Use of stop and search by the Civil Nuclear Constabulary

Advice to persons who have been searched or persons legally entitled to be provided with a copy of a search record

The information below is intended to advise persons who have been searched or persons legally entitled to be provided with a copy of a search record. This advice contains links to relevant legislation and other information.

Police officers of the Civil Nuclear Constabulary (CNC), in the course of carrying out their duties and contractual obligations, may stop and question a person or exercise their police powers using a specific statutory provision to stop and search a person who is not in police custody or to search a vehicle.

Conducting such activities are important measures in the detection and prevention of crime, which includes countering terrorist activity.

In order to gain and maintain the confidence of the community and stakeholders served by the CNC, when exercising police powers in relation to stop and search, the CNC is committed to ensuring that its police officers act in a manner which is professional, fair, proportionate, lawful, accountable and necessary, without unlawful discrimination and with respect for the rights of the individual.

There are various statutes that provide the police with specific powers to stop and search persons and/or vehicles. Certain statutes are applicable to all areas where the CNC has jurisdiction, some are applicable only to England and Wales and others applicable only to Scotland.

A significant piece of legislation pertaining to stop and search that has been in force for a number of years in England and Wales is the Police and Criminal Evidence Act 1984 and it’s associated Codes of Practice.

From 11 May 2017, similar legislation applies to Scotland through the Criminal Justice (Scotland) Act 2016 and its associated Codes of Practice.

By clicking on the above links you can find the specific detail and requirements for the conduct and recording of stop and search activities, what information you must be provided with if a police officer proposes to search you, your rights and entitlements, how you can obtain a copy of the search record and the qualifying periods.

CNC officers will only search a person where a legal power to search exists, even where someone is prepared to submit to a search voluntarily. Searches must be carried out in accordance with the powers granted by the relevant legislation and/or codes of practice.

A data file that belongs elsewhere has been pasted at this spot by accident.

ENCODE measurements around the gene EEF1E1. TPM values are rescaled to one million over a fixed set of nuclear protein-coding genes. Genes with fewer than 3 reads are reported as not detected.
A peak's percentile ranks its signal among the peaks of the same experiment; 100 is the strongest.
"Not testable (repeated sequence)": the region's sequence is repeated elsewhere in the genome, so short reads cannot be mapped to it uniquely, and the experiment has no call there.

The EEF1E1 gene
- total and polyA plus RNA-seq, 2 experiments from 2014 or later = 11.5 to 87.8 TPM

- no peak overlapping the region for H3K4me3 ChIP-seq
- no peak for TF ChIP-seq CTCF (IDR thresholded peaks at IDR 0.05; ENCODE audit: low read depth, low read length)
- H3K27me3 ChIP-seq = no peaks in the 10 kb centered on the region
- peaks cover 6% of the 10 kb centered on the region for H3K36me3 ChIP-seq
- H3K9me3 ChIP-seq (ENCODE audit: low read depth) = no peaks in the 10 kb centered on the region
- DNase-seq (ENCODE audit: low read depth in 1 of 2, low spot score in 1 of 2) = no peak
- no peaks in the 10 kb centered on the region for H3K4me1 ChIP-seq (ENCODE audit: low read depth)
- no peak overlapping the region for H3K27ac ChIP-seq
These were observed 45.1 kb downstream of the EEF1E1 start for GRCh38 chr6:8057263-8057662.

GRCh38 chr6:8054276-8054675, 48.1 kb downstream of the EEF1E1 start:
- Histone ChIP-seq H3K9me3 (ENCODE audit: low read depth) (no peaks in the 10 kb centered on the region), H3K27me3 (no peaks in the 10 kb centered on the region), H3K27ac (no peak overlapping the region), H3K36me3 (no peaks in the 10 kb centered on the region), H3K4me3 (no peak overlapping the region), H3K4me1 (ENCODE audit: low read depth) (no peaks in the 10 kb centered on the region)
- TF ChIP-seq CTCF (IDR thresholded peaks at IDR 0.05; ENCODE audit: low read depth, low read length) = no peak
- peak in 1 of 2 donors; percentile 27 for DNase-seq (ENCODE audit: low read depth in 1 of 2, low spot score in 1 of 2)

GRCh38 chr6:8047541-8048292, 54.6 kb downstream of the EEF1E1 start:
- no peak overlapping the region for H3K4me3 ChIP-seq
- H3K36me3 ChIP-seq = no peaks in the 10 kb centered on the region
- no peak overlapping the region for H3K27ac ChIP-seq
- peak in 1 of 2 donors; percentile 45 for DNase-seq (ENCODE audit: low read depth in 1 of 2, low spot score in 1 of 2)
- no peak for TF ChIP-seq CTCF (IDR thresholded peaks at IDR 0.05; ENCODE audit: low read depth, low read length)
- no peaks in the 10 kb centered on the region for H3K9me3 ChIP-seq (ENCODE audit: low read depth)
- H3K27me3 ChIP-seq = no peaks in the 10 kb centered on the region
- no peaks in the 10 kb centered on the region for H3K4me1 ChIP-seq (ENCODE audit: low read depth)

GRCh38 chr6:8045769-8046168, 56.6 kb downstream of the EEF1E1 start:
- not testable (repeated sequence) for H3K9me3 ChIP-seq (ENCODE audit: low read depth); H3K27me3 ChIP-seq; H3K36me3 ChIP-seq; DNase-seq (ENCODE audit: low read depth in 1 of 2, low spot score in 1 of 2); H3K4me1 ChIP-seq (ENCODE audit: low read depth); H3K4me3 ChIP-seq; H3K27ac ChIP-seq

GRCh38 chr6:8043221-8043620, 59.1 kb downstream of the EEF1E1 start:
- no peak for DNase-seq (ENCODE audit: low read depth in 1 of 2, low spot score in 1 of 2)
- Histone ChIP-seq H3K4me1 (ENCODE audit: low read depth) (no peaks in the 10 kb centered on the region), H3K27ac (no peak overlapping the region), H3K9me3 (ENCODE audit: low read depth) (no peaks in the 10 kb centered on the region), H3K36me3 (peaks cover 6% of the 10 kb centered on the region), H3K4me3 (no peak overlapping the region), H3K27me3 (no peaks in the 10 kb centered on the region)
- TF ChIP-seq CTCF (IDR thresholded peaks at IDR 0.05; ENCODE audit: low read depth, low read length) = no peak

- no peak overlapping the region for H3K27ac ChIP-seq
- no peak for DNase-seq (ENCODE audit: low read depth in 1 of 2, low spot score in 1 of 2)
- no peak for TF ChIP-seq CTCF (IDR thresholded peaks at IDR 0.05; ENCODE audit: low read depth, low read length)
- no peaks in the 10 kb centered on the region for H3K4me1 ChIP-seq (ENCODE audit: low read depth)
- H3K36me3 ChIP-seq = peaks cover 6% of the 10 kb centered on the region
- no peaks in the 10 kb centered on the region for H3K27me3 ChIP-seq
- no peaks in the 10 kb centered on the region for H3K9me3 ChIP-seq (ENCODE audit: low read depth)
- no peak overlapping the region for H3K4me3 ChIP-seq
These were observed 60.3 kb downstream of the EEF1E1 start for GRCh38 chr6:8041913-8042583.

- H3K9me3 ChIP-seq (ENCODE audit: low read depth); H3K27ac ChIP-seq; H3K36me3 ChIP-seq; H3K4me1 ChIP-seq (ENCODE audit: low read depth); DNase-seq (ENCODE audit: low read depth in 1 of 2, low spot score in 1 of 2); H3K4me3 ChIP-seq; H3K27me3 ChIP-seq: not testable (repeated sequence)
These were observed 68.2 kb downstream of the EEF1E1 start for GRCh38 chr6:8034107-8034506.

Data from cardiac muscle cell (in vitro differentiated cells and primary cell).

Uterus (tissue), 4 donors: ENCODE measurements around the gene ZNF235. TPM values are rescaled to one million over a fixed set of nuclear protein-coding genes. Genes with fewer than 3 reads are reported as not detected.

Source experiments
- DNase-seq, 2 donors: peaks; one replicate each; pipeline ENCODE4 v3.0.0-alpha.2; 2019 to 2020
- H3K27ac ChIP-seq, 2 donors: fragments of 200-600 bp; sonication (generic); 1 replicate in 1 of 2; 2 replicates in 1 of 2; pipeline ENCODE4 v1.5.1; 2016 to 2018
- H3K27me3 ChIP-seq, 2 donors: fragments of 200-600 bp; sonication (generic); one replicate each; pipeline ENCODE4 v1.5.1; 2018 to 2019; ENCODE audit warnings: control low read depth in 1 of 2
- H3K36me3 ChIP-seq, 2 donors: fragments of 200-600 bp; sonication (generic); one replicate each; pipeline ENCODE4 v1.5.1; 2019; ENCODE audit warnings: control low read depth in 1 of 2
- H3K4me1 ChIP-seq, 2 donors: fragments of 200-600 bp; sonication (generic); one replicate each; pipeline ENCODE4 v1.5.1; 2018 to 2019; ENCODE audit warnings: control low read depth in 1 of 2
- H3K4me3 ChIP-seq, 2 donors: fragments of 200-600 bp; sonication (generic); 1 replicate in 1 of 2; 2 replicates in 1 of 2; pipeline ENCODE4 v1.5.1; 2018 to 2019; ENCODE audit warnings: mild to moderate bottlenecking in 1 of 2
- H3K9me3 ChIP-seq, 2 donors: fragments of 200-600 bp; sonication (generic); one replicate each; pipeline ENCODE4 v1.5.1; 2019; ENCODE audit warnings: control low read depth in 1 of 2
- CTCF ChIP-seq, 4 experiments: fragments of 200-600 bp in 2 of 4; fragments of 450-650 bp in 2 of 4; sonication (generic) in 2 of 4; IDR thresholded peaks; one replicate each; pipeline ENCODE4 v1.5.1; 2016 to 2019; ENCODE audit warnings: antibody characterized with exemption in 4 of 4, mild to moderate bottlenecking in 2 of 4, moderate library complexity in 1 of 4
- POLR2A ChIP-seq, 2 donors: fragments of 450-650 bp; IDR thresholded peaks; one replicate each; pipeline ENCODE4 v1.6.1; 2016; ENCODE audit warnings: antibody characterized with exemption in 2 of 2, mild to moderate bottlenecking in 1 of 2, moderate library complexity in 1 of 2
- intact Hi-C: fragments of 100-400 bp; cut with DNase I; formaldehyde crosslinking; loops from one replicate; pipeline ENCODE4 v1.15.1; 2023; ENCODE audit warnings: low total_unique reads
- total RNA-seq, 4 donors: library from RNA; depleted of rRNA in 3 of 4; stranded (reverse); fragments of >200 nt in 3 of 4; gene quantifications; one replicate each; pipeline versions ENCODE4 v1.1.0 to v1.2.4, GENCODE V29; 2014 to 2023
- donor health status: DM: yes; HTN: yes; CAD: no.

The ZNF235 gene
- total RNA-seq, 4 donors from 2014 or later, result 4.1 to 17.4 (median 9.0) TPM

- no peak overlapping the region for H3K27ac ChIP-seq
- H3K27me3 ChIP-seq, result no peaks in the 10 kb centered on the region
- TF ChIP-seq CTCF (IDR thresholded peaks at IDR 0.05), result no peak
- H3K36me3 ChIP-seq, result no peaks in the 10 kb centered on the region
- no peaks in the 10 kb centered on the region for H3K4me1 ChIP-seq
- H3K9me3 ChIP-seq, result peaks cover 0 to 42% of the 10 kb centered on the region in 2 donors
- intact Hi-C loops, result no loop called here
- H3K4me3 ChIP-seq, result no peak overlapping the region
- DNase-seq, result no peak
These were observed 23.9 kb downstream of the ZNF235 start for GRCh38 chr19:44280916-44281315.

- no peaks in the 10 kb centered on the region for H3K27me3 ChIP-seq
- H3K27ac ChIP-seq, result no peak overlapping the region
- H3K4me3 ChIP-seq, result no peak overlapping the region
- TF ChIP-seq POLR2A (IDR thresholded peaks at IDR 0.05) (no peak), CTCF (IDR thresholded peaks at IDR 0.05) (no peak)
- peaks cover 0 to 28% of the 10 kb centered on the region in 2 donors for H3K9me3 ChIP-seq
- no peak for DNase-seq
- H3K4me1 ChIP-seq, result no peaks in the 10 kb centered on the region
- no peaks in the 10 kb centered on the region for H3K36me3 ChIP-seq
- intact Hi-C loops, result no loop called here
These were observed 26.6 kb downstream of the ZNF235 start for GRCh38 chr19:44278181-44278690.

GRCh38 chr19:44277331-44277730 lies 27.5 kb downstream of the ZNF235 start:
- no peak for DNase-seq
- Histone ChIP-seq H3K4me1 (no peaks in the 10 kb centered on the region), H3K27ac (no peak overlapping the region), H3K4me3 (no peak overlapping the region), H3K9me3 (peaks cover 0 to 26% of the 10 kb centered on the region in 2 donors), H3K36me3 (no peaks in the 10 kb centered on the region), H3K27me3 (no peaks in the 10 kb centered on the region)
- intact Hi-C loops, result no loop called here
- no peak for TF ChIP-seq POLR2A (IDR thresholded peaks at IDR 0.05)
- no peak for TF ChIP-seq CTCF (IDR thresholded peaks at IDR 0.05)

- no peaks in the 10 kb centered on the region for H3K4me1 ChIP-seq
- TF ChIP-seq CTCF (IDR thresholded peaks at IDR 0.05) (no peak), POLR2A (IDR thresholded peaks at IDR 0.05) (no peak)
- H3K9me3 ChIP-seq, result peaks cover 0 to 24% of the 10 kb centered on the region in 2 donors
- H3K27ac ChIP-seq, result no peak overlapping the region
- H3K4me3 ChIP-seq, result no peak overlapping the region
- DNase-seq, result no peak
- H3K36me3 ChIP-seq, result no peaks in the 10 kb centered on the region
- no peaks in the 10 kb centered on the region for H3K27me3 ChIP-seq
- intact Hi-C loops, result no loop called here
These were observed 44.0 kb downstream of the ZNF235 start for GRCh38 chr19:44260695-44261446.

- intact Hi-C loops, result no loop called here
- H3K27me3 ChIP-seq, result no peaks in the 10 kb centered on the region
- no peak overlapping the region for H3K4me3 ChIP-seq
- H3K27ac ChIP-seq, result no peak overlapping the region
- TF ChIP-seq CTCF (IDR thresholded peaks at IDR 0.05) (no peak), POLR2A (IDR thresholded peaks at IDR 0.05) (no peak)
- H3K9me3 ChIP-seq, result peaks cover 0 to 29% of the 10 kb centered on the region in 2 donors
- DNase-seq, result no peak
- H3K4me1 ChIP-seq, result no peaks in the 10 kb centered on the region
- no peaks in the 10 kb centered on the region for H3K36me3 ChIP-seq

In all cases, police officers must only conduct statutory searches where sufficient grounds exist based on current information, intelligence or facts.

Police officers are required to treat people fairly and avoid discrimination against any group or individual, regardless of their race, ethnicity, gender, age, religion, disability or sexual orientation. We ask people about their ethnicity and national origin to obtain a true picture of our stop and search activity and to help tackle discrimination and promote effective use of stop and search powers.

The processes and procedures the CNC has for recording and storage of any information obtained during stop and search activities by CNC officers complies with legal requirements including data protection provisions and in accordance with national guidance such as the College of Policing – Authorised Professional Practice – Management of Police Information.

Obtaining Copies of search records

To obtain information on how to apply for a copy of your stop and search held by the Civil Nuclear Constabulary, please write to:

Disclosures Officer Civil Nuclear Constabulary Building F6, Culham Science Centre Abingdon Oxfordshire OX14 3DB

or e-mail:

Police and Criminal Evidence Act (PACE) 1984 and associated Codes of Practice (England & Wales).

The Criminal Justice (Scotland) Act 2016 and associated Code of Practice

College of Policing – Authorised Professional Practice – Stop and Search

College of Policing – Authorised Professional Practice – Management of Police Information

Terrorism Act 2000 and Search Code of Practice

Criminal Procedure (Scotland) Act 1995

Crime and Security Act 2010

Criminal Justice and Public Order Act 1994

Data Protection Act 1998

Human Rights Act 1998

European Convention on Human Rights

Government Security Classification

Freedom of Information Act 2000

If you have been searched in Scotland, further guidance on your rights can be obtained from the Information Commissioner:

Scottish Information Commissioner Kinburn Castle Doubledykes Road St Andrews Fife KY16 9DS

Telephone: 01334 464610 e-mail:

Published 19 May 2017